There’s a yin/yang dichotomy at work in Leave to Remain. The quietly powerful sixth release from British singer-songwriter Kathryn Williams is a stylistic tug-of-war between Williams’s cutting, candid lyrics backed with sparse acoustic instrumentation and the glossy, psuedo-Blue production flourishes that occasionally align themselves more closely with a Starbucks PA speaker than anything Joni Mitchell would choose to court or spark. (Mitchell rendered that last jab meaningless by inking a deal with Starbucks’ Hear Music earlier this year, but you get the idea.)
Music this gentle with words so powerful deserves to be unobstructed. Luckily, the thick studio sheen that sporadically erupts via a heavily multitracked vocal or maudlin string arrangement (as on the otherwise intense “Let It Happen”) fails to obscure Williams’s gift for melody and incisive, introspective wordplay. Lyrics like “We’ve been fucking all afternoon/ Burning like fossil fuels/ I feel like you’ve turned me into a glass-bottom boat/ You see everything I hide/ But still keep me afloat” carry with them a curveball intensity that disarms nearly all reservations.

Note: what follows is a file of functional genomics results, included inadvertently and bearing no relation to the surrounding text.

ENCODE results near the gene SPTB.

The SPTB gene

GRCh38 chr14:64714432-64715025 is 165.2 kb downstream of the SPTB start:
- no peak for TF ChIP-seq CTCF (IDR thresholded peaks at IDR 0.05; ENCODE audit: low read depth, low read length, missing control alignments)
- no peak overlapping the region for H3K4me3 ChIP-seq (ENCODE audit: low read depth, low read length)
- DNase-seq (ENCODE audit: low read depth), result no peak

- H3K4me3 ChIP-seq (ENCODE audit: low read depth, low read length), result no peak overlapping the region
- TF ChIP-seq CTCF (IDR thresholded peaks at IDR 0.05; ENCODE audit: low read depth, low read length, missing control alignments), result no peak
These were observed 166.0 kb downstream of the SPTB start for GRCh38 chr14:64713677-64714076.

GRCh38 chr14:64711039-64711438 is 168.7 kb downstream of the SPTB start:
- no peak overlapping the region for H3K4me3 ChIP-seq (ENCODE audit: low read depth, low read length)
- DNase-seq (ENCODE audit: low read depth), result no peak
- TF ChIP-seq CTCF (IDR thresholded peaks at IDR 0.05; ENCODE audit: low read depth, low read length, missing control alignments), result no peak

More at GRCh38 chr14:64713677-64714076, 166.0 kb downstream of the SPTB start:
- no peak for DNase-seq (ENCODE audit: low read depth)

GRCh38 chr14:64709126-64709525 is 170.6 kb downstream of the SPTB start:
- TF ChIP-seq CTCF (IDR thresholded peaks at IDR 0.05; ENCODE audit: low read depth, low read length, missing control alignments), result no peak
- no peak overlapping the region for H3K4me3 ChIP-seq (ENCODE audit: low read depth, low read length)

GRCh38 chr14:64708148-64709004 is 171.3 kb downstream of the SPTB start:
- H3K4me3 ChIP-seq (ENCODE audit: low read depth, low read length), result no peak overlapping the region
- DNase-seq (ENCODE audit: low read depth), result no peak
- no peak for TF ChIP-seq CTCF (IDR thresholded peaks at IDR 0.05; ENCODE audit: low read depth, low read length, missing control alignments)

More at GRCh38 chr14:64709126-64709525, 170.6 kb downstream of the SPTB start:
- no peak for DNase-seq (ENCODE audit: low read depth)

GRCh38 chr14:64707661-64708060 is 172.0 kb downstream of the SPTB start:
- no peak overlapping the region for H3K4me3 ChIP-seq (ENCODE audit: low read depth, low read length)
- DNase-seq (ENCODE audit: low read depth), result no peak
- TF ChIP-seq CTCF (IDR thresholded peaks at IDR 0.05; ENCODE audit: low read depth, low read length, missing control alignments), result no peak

Although a song like the nimble, flowing folk of “Blue Onto You” is a pink moon too fragile not to be eclipsed by the antiseptic production, other tracks — the loping, darkly funny portrait of Internet sex, “Sandy L”; the love-struck “Glass-Bottom Boat” — manage to rise above the knob-twisting by sheer force of wit and Williams’s understated vocals. This is where the success of the album resides: In her attention to nuance, feeling, and song craft, she is a songwriter who earns the (however tired) comparisons to Joni Mitchell and Nick Drake.
Despite the generic coffeehouse vibrations its production intermittently generates, Leave to Remain is a clever, moving modern folk record. It’s the best of Williams’s career — and still capable of outpacing Shine.